Imagine that you are walking outside and you notice dark clouds forming above you. Unfortunately, you have no umbrella. This is a shame because you’re wearing a brand new outfit and you’d hate to get it wet.
You try to run for shelter but it’s too late—a downpour has made you soaking wet. Now you’ll be drenched all day until you can get home and change your clothes. How unlucky you are! You were just minding your own business and suddenly you got caught in the rain. If only you had the protection of your umbrella!
As we live our daily lives, it may seem like we have no control over how we feel. Indeed, we are just as vulnerable to the words and actions of others as we are to a rainstorm. Even if we are in a great mood, all it takes is one comment about our weight or a careless driver cutting us off and suddenly, we are soaking wet.
But what if we had our umbrella? What can protect us from the discourteous, thoughtless remarks and actions of others? According to bestselling author Don Miguel Ruiz, the answer is simple: don’t take anything personally.
In "The Four Agreements," Ruiz1 offers simple, yet profound words of wisdom. The actions of other people do not need to have any negative effect on you.
If you take things personally, you make yourself a victim of anything that others say or do. This is like riding bumper cars and feeling outraged that others are colliding into you! Some may hit you because they are being careless or they have no control over their car. Others may crash into you deliberately. It would be quite silly to feel upset about this because we know that when we ride bumper cars, we are going to get hit.
Likewise, in our lives, we will inevitably be struck by the criticisms and oversights of others. Will you be disturbed and flustered by what other people do? Realize that it makes no sense to give people such power over you.
If you decide to no longer take things personally, you will avoid a tremendous amount of suffering. Even if someone directly antagonizes you, there is no need to be bothered because that person is certainly struggling with his or her own problems. Moreover, these problems have nothing to do with you. You can choose to become involved with the trouble of someone else or you can rise above it, confidently and peacefully walking away.
Why is it so easy to take offense to the behavior of others? Do we actually believe that everything is always about us? In fact, research does suggest that we overestimate how much we may be singled out and judged by others2.
Frankly, it’s irrational and self-absorbed to live this way. Moreover, it causes so much needless suffering. An inconsiderate date or the spiteful remarks of your co-worker reflect a fault in him or her, not in you. This fault does not need to suddenly become your problem, too.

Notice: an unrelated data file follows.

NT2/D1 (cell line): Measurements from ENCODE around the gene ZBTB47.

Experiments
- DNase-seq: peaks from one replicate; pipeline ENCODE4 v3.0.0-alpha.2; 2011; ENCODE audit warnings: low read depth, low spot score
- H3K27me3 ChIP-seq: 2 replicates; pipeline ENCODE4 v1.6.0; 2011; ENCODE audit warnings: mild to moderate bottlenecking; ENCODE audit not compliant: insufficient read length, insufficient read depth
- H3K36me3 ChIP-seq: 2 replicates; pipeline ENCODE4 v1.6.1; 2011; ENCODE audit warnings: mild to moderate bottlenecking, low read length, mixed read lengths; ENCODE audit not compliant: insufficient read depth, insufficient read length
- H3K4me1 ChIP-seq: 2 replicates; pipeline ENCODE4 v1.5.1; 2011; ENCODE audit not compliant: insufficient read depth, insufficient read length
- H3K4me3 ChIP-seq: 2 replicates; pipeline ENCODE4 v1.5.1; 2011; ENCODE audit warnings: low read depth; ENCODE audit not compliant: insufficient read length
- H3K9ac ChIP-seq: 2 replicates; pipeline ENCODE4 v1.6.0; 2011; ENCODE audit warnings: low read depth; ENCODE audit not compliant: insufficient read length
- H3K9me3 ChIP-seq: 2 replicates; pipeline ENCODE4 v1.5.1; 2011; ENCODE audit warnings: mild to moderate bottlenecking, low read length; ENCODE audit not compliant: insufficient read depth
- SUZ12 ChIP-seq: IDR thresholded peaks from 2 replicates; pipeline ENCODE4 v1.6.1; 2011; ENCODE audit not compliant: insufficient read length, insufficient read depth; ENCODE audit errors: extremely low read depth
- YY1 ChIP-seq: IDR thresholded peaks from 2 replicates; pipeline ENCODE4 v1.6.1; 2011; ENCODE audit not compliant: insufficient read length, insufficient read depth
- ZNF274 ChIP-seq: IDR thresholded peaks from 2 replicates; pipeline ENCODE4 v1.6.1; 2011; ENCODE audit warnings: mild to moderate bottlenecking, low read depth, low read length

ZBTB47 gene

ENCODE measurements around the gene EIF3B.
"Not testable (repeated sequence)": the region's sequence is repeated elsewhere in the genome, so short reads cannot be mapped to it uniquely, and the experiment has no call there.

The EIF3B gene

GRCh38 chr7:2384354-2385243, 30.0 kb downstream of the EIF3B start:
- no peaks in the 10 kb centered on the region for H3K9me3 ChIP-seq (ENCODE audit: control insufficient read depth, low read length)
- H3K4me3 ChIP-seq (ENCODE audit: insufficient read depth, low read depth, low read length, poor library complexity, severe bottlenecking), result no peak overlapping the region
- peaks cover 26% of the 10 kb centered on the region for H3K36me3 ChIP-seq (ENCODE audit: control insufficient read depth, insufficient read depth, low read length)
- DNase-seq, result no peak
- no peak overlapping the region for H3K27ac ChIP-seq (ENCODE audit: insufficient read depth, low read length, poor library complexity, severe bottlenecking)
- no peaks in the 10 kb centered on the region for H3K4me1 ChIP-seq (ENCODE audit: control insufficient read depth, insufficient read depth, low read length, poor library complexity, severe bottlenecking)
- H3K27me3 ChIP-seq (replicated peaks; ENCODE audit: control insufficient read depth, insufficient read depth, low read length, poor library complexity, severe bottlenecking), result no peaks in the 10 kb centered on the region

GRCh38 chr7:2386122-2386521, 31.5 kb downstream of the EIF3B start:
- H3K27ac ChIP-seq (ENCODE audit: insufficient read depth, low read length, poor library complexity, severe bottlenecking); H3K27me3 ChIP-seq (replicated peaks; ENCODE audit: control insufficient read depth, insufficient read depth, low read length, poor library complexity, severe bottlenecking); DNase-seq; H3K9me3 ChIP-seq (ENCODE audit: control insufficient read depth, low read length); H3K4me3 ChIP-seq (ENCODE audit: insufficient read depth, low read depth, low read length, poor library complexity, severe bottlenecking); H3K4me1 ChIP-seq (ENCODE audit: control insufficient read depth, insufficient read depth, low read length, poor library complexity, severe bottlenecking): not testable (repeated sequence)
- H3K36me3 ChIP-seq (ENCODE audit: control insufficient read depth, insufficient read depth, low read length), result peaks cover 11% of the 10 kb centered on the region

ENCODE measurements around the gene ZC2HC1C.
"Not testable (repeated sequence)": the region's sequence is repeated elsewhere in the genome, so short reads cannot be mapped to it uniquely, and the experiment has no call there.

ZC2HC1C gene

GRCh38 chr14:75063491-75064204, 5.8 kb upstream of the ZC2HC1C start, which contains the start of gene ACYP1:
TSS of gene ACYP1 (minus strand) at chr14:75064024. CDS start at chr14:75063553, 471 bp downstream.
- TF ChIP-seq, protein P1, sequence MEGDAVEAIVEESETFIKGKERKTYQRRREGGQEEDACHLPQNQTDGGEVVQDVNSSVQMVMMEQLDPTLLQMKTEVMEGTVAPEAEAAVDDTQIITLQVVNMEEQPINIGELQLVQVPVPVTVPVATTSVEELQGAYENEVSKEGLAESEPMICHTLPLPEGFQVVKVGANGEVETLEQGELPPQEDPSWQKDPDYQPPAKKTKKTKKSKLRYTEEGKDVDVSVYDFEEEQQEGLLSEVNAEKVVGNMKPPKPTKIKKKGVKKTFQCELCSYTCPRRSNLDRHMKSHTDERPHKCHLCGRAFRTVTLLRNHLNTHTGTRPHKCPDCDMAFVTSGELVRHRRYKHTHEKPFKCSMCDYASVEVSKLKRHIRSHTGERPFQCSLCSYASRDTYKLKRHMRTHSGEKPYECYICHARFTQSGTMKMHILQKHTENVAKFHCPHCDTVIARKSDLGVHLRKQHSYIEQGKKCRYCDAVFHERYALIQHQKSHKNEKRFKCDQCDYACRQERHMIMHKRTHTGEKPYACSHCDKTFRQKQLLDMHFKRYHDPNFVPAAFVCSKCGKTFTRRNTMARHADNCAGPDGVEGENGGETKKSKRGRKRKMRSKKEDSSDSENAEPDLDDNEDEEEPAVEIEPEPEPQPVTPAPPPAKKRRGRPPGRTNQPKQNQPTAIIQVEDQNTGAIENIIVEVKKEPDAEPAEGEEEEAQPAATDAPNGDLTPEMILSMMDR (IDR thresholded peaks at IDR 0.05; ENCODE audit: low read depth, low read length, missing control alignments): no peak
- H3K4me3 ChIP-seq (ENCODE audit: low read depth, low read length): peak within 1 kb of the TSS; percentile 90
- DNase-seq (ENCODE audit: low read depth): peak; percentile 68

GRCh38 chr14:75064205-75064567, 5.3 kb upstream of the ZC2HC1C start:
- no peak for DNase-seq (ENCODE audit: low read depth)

It takes practice and patience to stop taking things personally. After all, it’s natural to feel upset if a family member belittles your career choice or if a stranger bumps into you without an apology. Indeed, we’ve spent a lifetime reacting to the actions of others, and old habits die hard. However, if we make the courageous decision to no longer emotionally react to the whims of others, our lives will be completely transformed.
To start, focus on one person that normally flusters you. Try to see the world from her or his perspective. Does this perspective focus mostly on you? In truth, it doesn’t. Human beings are primarily concerned with themselves, not with other people. Ideally, people would be more considerate of your feelings, but this will not always happen. Therefore, when this person says or does something that normally upsets you, remember that they are living through their own point of view, just like you are.
If this point of view results in a hurtful comment, it’s nothing personal, because this person wasn’t thinking about you in the first place!
There is tremendous emotional freedom when you don’t take things personally. You’ll find that there is hardly anything that can make you really upset. You can still maintain high standards for how people treat you and how you treat others, but how you feel will be under your control. Indeed, when the rain falls, you don’t have to get drenched—your umbrella will be ready whenever you need it.
1Ruiz, Don M. (1997). The Four Agreements. San Rafael, CA: Amber-Allen Publishing. 2 Gilovich, T., Medvec, V. H., & Savitsky, K. (2000). The spotlight effect in social judgment: An egocentric bias in estimates of the salience of one’s own actions and appearance. Journal of Personality and Social Psychology, 78, 211-222.
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